This trip was inspired by a traverse Nick Elson did on skis during the winter, linking up Sky Pilot and the Mountain Lake area via a north-south ridge system. After a bit of faff setting up a car at Furry Creek and hitching a ride to the Gondola, we set off from the top station at 9:45am. The first bit on the trail was standard stuff. Once we started up the Stadium Glacier, we were in the clouds and couldn’t see much. We had two options for moving south once we reached the top of the glacier. The first one was gaining the Sky Pilot – Copilot col that’s part of the regular Sky Pilot ascent route. The second followed Nick’s track down a gully west of the main col.
It was long and steep, but looked doable from the top (although we couldn’t see the bottom due to the clouds). We reached the entrance of this second gully at 12:15pm We followed Nick’s track, but soon realized that while this would be an awesome couloir in the winter, it was a chossy mess without snow. In involved some scrambling down a few rock steps, with scree or snow in between.
It took us about an hour to get to the bottom. While it was interesting, I would go for the broader slope going south from the main col next time (if I was still on foot).
The clouds didn’t budge and we moved by GPS to gain the ridge system that would connect to Mountain Lake. Visibility was about 100m. Moving along the ridge was quite the march, since we didn’t have enough visibility to get a feel for the microterrain. There are many bumps and small bowls along the route. With better visibility, it would be easier to decide whether to avoid or climb over features. Instead, we wandered and frequently checked the GPS, often having to smash through blueberries and scramble to get back on track. There were many snow fields still remaining around Mount Sheer, from which meltwater made the bare rocks slippery. I had a decently-scary slip and short slide on some rocks.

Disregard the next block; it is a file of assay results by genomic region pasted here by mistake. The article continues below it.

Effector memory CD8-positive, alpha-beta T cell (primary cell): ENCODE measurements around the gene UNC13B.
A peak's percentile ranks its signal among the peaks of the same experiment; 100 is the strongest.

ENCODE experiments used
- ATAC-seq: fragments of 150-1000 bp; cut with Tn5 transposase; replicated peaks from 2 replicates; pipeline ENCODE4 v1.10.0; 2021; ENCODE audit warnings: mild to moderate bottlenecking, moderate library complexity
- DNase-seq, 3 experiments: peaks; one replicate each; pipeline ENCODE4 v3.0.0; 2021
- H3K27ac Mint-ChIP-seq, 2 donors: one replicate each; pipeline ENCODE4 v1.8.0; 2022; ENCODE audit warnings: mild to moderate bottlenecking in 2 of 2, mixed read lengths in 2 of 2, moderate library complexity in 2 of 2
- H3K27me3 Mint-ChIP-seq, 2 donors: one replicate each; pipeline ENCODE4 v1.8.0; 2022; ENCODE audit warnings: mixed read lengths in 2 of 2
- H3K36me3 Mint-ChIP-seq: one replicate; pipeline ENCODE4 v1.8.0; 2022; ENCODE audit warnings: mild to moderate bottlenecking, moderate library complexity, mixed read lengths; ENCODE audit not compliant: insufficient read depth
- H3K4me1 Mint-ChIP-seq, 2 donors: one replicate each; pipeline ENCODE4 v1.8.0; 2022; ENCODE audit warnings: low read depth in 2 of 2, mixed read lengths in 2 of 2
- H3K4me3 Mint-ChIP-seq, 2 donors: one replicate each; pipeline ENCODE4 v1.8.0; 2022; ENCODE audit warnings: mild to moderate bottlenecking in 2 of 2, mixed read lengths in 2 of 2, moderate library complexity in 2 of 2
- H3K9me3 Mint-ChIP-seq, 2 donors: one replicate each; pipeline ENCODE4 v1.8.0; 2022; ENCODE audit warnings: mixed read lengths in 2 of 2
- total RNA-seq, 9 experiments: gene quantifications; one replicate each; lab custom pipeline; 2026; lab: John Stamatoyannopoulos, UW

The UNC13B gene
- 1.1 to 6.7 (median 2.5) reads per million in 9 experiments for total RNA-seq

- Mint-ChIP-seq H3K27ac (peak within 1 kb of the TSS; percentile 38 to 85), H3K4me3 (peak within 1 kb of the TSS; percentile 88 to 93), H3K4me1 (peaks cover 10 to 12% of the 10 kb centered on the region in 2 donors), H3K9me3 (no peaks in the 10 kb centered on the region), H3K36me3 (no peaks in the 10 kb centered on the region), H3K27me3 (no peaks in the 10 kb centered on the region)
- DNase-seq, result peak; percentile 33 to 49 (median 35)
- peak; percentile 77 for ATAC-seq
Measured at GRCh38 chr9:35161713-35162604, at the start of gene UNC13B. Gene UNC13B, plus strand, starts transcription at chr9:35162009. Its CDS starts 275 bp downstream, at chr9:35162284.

We reached Mountain Lake hut at 6:00pm. I figure it would take much less time if taking the easier way down from the Sky Pilot-Copilot col, and with better visibility to properly navigate the microterrain. We were cold and tired, so we agreed to turn on the propane heater. I was impressed with the whole valve lock and timer setup. In less than an hour, the hut was comfortable.
The next morning was gloriously blue.
We could clearly see Sky Pilot and the ridge system we’d traveled. I definitely want to redo this trip with better weather to truly appreciate the route and bag some minor summits in the Mountain Lake area. The way down was marked with cairns and flagging. There are many swimming opportunities once the snow melts. A nice trail leads down to the valley and the Furry Creek Main.
The road is in awesome shape and it’s really too bad that access is now limited to official BCMC trips, due to the gate at the very beginning of the road. For regular plebs, it’s a slog. Near the bottom third or so, we noticed that branches to the south had big piles of rocks and debris blocking them, but the road beyond looked like it was drivable. We later learned that there are two mains in the Furry Creek drainage, which have had all connecting branches barricaded. They are separately gated. It looks like they might connect somewhere along the top half of the valley. We didn’t learn this fact by researching unfortunately. The previous day, I had driven to a gated road which started on Sea View Drive, the local road that goes under highway 99 and connects the northbound and southbound highway exits. I’ll refer to this as the South Furry Main. We had been walking along the North Furry Main and reached a different gate. This is the road seen from the very top of the big Furry Creek hill on hwy 99. So, we had to do the walk of shame along the highway shoulder to reach my car parked at the south main gate. We gained a sense of appreciation for how long the hill is when you have to walk down while bewildered motorists rip by you. We finished at 4:30pm.